Your work is very minimal and organic in it’s line work, you’ve also started using oils and started using oils recently - where has that minimal style come from and what challenges did you find in using a new medium? Also, can you please introduce yourself?
Sure! I’m Lucy, a graphic designer/illustrator/painter, from New Zealand, currently based in New York where I am in graduate school studying a Master of Fine Arts. My minimal, line illustration style came about organically through a search for a language of drawing that was fast and could translate well digitally and in varying scales… and also it just is how I tend to draw naturally and what I think looks most beautiful. Something that shows a definite human hand but obviously made to be shown digitally. Using oils, on the other hand, is the complete opposite! For me, the process is slow and meditative and the results are made to be viewed in person.
Where do you see yourself and your art headed in the next few years?
I really have no idea! I would love to keep designing and illustrating, while also adding painting to the mix.
What are you working on at the moment? Any big plans coming up?
At the moment I am trying to make the most of my summer before it ends! I just finished up a month long art residency in Beijing and will begin my second year of grad school at the beginning of September.
Have you been met with any challenges as an artist along the way?
I find the biggest struggle is to make sure I have made the most of every opportunity that I have been lucky enough to have been given.
What or who have been some of your main creative influences?
I am mostly inspired by photographers, those who create images that can quietly speak of a profound elegance about everyday situations. One of my favourites is Paul Outerbridge.
Where have been your favourite places to travel and have those places influenced your work?
I just got back from Beijing and that is definitely a favourite. Contemporary art in China has a particular voice which I find to be dark, soft and playful, something that I always hope to convey in my own work.
Your work is very female/body inspired – have you ever struggled with those inspiration and references affecting your body image perception? Do you think social media has played a positive or negative role in your perception?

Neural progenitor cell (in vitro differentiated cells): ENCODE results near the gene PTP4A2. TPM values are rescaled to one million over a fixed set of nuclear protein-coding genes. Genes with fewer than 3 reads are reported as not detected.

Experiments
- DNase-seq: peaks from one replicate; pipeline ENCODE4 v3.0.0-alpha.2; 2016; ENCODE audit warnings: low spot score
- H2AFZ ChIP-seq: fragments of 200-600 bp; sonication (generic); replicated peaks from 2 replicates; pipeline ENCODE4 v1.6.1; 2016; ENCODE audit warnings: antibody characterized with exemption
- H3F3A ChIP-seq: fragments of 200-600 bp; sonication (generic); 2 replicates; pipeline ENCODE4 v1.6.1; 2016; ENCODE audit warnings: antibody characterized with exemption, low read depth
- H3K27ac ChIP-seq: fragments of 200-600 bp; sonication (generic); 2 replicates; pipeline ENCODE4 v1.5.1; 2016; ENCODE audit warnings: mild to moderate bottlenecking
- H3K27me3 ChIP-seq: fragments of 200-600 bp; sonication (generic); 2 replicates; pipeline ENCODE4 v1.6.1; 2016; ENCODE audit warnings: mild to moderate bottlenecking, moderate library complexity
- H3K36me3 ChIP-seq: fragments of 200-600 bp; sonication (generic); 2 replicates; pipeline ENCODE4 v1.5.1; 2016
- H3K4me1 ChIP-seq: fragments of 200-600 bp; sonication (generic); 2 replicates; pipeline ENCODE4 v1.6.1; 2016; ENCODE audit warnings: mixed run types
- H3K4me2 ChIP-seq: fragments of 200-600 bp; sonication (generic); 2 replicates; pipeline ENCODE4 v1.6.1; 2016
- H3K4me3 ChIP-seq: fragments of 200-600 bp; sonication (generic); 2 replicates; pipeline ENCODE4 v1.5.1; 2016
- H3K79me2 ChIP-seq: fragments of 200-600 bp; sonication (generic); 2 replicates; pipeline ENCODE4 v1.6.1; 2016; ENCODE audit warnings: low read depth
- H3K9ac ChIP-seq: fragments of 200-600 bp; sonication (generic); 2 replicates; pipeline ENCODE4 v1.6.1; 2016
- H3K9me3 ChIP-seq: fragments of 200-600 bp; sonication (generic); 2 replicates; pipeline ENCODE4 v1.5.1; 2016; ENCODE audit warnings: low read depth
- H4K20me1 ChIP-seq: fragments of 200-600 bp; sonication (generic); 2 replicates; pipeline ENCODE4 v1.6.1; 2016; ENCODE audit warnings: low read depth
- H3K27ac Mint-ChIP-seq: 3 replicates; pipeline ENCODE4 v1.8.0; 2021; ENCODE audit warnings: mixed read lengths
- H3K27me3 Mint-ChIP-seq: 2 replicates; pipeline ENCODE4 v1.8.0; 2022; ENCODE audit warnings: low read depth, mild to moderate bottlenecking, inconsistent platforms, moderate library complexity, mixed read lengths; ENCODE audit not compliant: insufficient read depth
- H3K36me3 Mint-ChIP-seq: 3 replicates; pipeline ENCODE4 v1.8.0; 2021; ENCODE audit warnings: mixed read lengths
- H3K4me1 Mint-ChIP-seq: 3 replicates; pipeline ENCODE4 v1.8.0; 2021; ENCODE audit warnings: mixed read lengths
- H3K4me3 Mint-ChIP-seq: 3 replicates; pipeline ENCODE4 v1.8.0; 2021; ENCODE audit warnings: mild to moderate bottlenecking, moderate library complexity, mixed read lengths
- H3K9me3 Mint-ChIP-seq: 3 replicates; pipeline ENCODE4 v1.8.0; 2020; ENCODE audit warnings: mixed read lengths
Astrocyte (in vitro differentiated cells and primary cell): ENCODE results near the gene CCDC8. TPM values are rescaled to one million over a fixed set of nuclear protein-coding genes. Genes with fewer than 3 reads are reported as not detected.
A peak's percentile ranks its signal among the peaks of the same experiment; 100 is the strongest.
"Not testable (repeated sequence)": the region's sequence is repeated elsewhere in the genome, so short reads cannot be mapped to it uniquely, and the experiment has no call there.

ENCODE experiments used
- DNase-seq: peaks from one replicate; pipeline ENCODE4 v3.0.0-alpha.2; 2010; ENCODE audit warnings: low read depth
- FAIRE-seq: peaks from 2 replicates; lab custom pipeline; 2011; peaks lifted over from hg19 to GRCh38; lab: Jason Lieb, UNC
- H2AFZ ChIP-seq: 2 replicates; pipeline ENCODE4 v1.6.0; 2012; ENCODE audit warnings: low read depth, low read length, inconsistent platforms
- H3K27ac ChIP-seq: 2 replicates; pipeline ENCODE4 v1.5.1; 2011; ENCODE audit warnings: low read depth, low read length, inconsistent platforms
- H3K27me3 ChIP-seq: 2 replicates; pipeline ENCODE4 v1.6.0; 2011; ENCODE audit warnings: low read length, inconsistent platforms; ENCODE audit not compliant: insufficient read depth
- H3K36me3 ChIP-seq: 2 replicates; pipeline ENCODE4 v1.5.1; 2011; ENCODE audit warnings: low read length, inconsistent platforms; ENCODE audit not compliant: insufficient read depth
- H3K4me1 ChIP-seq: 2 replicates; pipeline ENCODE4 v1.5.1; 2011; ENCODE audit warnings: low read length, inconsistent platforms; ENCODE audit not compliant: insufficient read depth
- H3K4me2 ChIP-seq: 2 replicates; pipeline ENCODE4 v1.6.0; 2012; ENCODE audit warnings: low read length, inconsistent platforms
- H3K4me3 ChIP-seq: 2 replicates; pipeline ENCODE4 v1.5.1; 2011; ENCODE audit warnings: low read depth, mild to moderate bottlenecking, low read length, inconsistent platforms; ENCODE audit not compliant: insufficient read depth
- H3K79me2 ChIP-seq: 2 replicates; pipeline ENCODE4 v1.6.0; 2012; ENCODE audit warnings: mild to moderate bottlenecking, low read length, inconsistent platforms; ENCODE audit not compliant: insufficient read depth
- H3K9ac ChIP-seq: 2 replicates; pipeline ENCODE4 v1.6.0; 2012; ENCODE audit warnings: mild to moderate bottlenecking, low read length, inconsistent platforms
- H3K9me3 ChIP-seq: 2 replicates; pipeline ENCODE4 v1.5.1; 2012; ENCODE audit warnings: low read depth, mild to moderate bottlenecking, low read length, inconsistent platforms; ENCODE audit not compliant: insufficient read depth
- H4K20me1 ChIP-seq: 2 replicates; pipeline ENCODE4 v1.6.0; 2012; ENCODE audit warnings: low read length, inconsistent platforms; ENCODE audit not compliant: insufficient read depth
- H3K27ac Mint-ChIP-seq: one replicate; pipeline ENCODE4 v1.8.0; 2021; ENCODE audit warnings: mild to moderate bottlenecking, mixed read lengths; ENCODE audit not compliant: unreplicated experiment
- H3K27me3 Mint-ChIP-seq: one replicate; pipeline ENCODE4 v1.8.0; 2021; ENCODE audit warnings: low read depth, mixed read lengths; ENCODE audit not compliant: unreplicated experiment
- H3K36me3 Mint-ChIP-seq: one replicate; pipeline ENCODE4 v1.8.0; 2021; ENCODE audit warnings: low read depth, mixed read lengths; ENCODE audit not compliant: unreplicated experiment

I used to love fashion and when I first started illustrating you can definitely tell that many of my inspirations and sources came from magazines, campaigns etc… all of which exists in a very specific narrative, which was not always my narrative. As I get older I kind of try to distance myself from that and have been consciously looking for inspiration from sources that are more true to my personal story. I’m not sure if social media has added or taken away anything from this conversation, I think we are still talking about the same things, only now we are speaking in faster and easier ways.
What’s your favourite part of your body and why?
My hair! Because I’ve spent too much money on it over the years and now have no choice but to love it to justify my actions.
What advice what you give your 18 year old self if you could?
Your dream job/project/collaboration – tell us about it?
So many things would be a dream job to take on – I wouldn’t be able to decide on one!
What the biggest risk you’ve taken to date? What were the pressure points and was it worth it?
Biggest risk is probably moving to New York and going back to school – which at times have been exhausting and draining in every way, but of course, every experience is worth it if you learn something and I have learned a ton!
As you’ve gotten older – how has your perception of your body and confidence changed?
I would love to say I’ve grown more confident with age but am still awkward as ever!
When drawing female figures and personalities – do you take your own body into account?
I would only ever draw a personality that I myself think is beautiful, not necessarily related to myself in any way, I don’t think!
Praise You isn’t just about raising awareness for eating disorders and celebrating body positivity – it’s also shining the light on female support in the creative community, in saying that, what does inclusivity and its importance mean to you?
It’s something that has played a huge role in getting to me to where I am currently and I am forever in awe of how supportive and collaborative the creative community always is.